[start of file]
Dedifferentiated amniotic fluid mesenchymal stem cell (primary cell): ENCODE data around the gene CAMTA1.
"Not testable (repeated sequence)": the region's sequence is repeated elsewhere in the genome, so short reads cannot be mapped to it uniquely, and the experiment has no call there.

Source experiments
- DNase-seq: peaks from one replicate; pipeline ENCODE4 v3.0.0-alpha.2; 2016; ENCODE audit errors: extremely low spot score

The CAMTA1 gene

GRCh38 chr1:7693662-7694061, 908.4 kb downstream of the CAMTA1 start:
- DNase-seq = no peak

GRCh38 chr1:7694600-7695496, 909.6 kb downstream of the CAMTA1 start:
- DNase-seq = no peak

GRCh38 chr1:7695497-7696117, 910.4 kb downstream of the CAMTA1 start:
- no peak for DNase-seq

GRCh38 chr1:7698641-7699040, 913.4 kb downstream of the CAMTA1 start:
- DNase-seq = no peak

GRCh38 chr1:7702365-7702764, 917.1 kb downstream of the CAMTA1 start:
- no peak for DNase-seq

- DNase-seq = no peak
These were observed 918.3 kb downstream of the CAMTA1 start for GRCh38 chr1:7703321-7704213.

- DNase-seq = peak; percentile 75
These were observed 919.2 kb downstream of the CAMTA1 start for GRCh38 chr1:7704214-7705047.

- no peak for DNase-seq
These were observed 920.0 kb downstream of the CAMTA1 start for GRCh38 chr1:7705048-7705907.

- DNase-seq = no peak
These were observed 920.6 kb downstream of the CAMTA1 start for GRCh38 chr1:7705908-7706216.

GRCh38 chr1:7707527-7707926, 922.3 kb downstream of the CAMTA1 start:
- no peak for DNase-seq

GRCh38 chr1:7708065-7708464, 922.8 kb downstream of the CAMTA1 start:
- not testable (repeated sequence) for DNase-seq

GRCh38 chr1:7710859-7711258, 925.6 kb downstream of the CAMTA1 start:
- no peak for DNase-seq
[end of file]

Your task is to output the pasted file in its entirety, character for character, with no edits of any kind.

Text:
Dedifferentiated amniotic fluid mesenchymal stem cell (primary cell): ENCODE data around the gene CAMTA1.
"Not testable (repeated sequence)": the region's sequence is repeated elsewhere in the genome, so short reads cannot be mapped to it uniquely, and the experiment has no call there.

Source experiments
- DNase-seq: peaks from one replicate; pipeline ENCODE4 v3.0.0-alpha.2; 2016; ENCODE audit errors: extremely low spot score

The CAMTA1 gene

GRCh38 chr1:7693662-7694061, 908.4 kb downstream of the CAMTA1 start:
- DNase-seq = no peak

GRCh38 chr1:7694600-7695496, 909.6 kb downstream of the CAMTA1 start:
- DNase-seq = no peak

GRCh38 chr1:7695497-7696117, 910.4 kb downstream of the CAMTA1 start:
- no peak for DNase-seq

GRCh38 chr1:7698641-7699040, 913.4 kb downstream of the CAMTA1 start:
- DNase-seq = no peak

GRCh38 chr1:7702365-7702764, 917.1 kb downstream of the CAMTA1 start:
- no peak for DNase-seq

- DNase-seq = no peak
These were observed 918.3 kb downstream of the CAMTA1 start for GRCh38 chr1:7703321-7704213.

- DNase-seq = peak; percentile 75
These were observed 919.2 kb downstream of the CAMTA1 start for GRCh38 chr1:7704214-7705047.

- no peak for DNase-seq
These were observed 920.0 kb downstream of the CAMTA1 start for GRCh38 chr1:7705048-7705907.

- DNase-seq = no peak
These were observed 920.6 kb downstream of the CAMTA1 start for GRCh38 chr1:7705908-7706216.

GRCh38 chr1:7707527-7707926, 922.3 kb downstream of the CAMTA1 start:
- no peak for DNase-seq

GRCh38 chr1:7708065-7708464, 922.8 kb downstream of the CAMTA1 start:
- not testable (repeated sequence) for DNase-seq

GRCh38 chr1:7710859-7711258, 925.6 kb downstream of the CAMTA1 start:
- no peak for DNase-seq